Making its North American debut at the Los Angeles auto show, the 2023 Hyundai Ioniq 6 blends form and function in a distinctly all-electric package.
First shown this summer in Korea, the sleek sedan shares its core components with the Ioniq 5 hatchback but eschews that car’s retro-inspired styling for a look built entirely on its ability to smoothly slip through the air. In fact, at 0.22 its drag coefficient is the lowest ever for a Hyundai product. That’s slightly lower than the similarly sized Tesla Model 3 (0.23) and the recently redesigned Toyota Prius (0.26).
That aerodynamic efficiency was achieved not just through the sedan’s shape but through the use of active shutters and what the brand calls “wheel gap reducers” – small plastic flares at the front of the wheel arches – that combine to create a wider air curtain around the car. Along with other aerodynamic goodies, including a spoiler that looks a bit like it was borrowed from the Porsche 911 parts bin, and the 77.4-kWh battery pack is good for a claimed 547 km of range in a rear-wheel drive layout or 499 km with the dual-motor all-wheel drive setup. Official numbers could differ, and will be released closer to launch.
Beyond the battery, platform, and electric motors, the Ioniq 6 also shares its five-door sibling’s high-voltage architecture. The 800-volt capability means the battery pack can be topped up from 10 to 80 per cent in just 18 minutes when hooked up to a 350-kW DC fast-charger, according to the automaker. To help achieve that optimal charging, the Ioniq 6 employs a new battery pre-conditioning system that’s automatically enabled when a charging station is entered into the navigation system. Porsche uses a similar system in its Taycan line of EVs, which also utilize 800-volt architecture.
Other ways in which this electric vehicle (EV) stands out from its compatriot products in the Hyundai portfolio include the brand’s first implementation of over-the-air (OTA) updates. According to Hyundai, beyond the software for features like maps and multimedia, the OTA functionality can wirelessly update the firmware that runs drive-related systems like the powertrain’s control module.
While the powertrain features the same output as the Ioniq 5 with the same battery – 225 hp and 258 lb-ft of torque for the single-motor setup; 320 hp and 446 lb-ft of torque for the dual-motor – this new sedan features eco, comfort, snow, and sport drive modes, as well as a customizable setting that allows motor output, steering effort, and accelerator sensitivity to be adjusted independently. Even all-wheel drive torque split can be tweaked, according to the automaker.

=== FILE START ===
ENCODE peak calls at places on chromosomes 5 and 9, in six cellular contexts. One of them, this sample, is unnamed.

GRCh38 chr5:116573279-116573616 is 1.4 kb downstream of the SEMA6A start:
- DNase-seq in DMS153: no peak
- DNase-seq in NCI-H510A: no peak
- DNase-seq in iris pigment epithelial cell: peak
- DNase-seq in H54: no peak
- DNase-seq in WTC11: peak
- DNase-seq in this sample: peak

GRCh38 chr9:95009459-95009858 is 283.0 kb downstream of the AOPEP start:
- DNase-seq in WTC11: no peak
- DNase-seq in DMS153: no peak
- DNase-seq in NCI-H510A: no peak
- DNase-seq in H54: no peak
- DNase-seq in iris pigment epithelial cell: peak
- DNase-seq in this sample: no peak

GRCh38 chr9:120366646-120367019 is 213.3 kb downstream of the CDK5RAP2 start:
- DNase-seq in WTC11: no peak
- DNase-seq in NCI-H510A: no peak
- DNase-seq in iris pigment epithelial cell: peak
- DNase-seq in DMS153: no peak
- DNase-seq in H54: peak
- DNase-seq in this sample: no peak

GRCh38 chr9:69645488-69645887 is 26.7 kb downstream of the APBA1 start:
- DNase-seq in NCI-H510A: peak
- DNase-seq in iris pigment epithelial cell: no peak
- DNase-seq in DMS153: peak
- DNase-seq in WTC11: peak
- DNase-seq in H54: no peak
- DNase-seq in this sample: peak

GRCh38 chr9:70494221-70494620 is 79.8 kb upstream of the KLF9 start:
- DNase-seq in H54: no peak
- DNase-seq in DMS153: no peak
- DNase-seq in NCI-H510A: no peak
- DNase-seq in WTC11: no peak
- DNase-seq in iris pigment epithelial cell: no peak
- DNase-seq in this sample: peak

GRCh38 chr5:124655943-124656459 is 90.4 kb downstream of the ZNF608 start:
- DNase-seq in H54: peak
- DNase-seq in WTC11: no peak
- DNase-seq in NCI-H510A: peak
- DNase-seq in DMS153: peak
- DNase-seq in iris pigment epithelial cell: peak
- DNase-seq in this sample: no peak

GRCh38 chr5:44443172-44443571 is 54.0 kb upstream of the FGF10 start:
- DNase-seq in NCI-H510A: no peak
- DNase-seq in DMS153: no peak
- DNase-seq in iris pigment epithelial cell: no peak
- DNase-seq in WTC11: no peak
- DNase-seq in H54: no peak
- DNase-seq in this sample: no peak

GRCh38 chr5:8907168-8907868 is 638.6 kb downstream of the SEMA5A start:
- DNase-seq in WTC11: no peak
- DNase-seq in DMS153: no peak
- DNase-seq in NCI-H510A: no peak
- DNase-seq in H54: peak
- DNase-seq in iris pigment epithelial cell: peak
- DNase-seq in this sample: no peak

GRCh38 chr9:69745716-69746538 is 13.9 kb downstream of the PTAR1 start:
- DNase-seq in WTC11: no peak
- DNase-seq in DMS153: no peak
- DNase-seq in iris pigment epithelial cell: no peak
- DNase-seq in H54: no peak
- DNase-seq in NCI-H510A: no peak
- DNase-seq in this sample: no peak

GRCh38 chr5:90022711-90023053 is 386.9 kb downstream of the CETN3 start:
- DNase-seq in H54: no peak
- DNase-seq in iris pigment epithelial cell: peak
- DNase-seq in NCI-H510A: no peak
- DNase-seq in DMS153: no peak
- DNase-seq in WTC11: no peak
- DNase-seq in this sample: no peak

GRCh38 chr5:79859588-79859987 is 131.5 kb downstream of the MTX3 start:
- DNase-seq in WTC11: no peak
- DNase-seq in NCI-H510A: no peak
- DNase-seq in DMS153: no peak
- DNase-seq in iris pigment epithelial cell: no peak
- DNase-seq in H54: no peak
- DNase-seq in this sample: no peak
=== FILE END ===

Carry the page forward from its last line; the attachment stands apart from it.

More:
For better or worse, the styling is what stands out most here thanks to the quirky exterior, but there are subtle nods towards the Ioniq 5. Take the pixel lights front and rear, including the third brake light that integrated with the spoiler. Likewise, some interior components have been ported over, including the twin digital displays that span the dash. The central 12.3-inch screen is touch-responsive, while the one in front of the driver is static and is used in place of traditional instruments.
The haptic climate control panel is the same, too, but the rest of the cabin is unique to the Ioniq 6 – although there’s the same sense of openness thanks to the dedicated EV platform both cars are built on. In the case of this sedan, the wheelbase spans 2,950 mm (116.1 in), so barely shorter than the hatchback’s, with the ability to easily enter and exit the car and great sightlines thanks to the way the hood sits below the cowl line.
Expect pricing information to be released closer to the car’s spring 2023 on-sale date.